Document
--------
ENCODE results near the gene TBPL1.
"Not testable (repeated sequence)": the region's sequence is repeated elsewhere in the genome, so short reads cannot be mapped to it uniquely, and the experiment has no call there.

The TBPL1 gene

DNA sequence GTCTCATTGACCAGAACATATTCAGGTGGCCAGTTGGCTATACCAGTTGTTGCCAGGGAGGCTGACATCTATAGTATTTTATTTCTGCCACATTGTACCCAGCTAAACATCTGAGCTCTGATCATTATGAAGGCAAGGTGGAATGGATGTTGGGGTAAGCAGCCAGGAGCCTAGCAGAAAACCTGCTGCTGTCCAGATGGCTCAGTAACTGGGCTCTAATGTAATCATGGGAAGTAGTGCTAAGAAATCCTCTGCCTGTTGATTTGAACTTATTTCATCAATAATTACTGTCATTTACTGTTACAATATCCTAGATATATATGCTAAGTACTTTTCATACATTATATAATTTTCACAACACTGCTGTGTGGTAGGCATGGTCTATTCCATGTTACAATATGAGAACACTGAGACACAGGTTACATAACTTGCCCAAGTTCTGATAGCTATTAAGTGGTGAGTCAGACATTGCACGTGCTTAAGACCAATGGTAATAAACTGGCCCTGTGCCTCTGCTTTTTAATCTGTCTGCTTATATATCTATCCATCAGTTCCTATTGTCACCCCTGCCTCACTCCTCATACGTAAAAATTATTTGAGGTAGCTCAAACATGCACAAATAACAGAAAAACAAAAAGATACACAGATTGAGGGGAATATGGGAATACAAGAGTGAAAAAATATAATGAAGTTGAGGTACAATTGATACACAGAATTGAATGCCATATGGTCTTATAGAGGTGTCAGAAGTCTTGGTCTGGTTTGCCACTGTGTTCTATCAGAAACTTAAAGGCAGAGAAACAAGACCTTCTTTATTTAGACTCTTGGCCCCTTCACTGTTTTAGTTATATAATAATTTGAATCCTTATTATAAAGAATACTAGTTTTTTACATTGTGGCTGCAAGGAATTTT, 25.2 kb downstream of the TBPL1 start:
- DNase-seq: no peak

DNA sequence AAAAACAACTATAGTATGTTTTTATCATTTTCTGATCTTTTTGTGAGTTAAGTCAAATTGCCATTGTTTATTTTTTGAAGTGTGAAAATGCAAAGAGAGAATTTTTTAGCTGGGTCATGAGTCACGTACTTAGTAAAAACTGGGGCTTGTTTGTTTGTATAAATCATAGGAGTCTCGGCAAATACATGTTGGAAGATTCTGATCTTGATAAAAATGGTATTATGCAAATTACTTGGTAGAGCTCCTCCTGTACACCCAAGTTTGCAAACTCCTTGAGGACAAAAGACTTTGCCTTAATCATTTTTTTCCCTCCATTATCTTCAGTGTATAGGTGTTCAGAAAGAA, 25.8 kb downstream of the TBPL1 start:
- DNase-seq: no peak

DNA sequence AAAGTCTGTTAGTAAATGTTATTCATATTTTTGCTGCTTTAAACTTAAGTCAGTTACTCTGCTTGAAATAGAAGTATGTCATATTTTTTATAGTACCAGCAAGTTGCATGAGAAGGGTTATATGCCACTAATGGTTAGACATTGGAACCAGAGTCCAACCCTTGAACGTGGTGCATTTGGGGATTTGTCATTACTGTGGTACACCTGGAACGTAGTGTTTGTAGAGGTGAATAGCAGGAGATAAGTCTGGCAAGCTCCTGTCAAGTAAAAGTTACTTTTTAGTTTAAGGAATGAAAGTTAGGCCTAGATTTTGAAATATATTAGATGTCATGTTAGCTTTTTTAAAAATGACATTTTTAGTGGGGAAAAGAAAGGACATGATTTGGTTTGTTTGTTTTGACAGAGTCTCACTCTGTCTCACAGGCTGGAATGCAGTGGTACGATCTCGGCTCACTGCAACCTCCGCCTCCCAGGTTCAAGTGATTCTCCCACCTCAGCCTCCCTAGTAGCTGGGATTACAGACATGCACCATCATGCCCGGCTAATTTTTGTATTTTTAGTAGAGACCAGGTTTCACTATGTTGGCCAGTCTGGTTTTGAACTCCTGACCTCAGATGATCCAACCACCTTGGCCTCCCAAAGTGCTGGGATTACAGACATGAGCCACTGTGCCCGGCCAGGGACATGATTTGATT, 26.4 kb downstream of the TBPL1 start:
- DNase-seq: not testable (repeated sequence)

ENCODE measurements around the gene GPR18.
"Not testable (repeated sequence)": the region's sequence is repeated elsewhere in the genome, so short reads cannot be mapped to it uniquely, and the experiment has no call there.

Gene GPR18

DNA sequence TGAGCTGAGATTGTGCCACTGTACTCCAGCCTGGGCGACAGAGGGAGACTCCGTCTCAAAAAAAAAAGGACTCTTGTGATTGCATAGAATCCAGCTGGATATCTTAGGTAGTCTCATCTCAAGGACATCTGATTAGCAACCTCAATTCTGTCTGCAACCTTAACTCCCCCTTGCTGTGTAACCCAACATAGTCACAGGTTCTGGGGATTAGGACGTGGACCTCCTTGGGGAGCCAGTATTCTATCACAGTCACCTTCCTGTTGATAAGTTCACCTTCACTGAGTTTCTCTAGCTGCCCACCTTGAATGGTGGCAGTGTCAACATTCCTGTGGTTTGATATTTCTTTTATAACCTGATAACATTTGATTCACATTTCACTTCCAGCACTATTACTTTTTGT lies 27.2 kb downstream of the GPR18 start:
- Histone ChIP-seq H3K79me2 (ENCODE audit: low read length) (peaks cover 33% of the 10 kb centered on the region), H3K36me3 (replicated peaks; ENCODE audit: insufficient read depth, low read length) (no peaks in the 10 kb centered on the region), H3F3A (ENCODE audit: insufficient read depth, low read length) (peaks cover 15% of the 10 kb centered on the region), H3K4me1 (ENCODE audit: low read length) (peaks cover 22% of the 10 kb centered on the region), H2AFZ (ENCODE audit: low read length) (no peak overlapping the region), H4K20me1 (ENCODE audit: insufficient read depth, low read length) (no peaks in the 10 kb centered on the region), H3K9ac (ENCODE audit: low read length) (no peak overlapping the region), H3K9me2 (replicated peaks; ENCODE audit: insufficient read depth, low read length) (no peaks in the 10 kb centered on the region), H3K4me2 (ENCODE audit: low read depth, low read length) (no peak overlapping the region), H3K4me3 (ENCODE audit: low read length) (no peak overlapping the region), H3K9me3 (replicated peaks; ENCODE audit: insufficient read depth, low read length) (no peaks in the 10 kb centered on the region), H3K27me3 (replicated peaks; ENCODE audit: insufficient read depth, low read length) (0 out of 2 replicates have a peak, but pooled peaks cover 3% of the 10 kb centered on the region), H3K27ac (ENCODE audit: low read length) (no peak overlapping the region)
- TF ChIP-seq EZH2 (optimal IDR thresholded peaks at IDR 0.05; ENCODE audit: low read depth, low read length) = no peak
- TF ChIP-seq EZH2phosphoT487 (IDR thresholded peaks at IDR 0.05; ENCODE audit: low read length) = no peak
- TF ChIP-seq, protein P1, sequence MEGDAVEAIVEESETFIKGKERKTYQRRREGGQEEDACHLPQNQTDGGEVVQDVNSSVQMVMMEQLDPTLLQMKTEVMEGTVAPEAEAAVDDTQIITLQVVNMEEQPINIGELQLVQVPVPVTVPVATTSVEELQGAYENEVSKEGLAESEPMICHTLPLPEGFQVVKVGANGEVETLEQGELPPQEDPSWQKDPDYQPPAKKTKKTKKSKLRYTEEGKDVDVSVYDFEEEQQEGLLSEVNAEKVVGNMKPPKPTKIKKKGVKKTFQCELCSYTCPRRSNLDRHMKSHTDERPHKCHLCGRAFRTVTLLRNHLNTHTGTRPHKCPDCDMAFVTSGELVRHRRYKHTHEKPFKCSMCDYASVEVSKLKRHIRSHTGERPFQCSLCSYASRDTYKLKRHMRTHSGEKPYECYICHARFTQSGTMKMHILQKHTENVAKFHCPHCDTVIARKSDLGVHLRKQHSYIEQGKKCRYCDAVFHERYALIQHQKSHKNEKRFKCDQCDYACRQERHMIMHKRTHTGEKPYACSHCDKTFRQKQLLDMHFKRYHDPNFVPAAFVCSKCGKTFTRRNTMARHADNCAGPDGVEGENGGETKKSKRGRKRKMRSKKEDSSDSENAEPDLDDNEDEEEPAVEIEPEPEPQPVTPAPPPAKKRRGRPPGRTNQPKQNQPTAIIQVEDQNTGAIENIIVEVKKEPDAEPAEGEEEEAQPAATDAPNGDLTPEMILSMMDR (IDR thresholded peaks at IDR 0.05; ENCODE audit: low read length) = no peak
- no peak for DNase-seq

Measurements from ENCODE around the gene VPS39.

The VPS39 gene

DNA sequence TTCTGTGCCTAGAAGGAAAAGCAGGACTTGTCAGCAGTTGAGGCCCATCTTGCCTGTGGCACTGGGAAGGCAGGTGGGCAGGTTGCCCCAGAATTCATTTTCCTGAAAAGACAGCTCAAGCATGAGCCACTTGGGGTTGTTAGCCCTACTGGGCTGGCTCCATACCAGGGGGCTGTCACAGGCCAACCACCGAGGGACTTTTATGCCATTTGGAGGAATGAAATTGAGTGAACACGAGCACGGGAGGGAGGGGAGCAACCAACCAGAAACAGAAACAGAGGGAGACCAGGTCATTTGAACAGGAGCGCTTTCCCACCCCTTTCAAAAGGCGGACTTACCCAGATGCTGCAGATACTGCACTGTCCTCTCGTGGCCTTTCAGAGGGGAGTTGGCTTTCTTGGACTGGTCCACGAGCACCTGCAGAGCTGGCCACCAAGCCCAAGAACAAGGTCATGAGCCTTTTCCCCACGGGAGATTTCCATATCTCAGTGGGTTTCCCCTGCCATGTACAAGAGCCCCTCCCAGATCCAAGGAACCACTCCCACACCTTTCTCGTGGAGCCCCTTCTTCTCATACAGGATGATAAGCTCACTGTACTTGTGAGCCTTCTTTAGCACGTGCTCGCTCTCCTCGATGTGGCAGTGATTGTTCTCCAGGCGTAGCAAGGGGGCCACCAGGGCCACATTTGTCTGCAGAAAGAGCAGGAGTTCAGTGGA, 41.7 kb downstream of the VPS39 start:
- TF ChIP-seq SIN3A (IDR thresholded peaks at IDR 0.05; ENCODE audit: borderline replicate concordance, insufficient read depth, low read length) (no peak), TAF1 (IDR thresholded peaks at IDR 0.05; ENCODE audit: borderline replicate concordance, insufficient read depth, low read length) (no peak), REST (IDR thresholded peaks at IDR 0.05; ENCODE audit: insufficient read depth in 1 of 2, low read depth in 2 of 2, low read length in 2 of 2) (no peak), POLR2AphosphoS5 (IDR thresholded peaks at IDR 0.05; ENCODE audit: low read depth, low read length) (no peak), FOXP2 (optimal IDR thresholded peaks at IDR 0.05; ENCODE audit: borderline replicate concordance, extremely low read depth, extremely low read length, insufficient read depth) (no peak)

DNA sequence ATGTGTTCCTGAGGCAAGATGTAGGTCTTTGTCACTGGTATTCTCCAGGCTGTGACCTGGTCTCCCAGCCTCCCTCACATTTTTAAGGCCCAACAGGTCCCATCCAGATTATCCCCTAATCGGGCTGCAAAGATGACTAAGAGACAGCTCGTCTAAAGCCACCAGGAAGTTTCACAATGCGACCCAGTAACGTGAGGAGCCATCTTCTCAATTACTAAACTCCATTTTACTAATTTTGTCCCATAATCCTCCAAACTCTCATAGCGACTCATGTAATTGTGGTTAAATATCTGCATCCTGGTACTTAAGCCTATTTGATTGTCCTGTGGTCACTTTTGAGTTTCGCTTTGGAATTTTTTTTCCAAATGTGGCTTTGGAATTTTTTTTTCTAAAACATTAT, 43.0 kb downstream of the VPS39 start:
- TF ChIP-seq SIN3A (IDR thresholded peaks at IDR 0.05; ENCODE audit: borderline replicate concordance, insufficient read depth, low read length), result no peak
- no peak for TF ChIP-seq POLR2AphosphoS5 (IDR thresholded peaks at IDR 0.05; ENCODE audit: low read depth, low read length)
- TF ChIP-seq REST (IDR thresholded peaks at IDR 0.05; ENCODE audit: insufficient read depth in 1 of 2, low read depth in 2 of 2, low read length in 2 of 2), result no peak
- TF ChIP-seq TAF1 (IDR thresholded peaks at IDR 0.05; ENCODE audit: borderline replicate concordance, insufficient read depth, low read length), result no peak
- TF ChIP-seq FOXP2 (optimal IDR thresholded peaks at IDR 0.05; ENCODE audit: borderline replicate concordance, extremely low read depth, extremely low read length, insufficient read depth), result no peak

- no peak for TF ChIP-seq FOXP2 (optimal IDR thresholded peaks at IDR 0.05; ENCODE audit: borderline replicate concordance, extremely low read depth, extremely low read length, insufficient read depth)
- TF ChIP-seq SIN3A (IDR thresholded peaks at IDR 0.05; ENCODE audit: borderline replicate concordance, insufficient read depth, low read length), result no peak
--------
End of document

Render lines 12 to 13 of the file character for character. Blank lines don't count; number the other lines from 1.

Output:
Gene GPR18

DNA sequence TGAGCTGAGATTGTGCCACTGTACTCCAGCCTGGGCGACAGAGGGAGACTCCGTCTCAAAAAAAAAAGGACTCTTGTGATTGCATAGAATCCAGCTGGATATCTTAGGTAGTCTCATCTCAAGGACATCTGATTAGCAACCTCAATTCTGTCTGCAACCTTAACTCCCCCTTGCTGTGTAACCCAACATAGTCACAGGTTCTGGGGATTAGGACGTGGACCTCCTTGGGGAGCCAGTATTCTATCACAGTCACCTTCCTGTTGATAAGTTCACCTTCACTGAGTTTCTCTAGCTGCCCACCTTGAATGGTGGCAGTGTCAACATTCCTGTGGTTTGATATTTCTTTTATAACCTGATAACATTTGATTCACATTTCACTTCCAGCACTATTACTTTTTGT lies 27.2 kb downstream of the GPR18 start: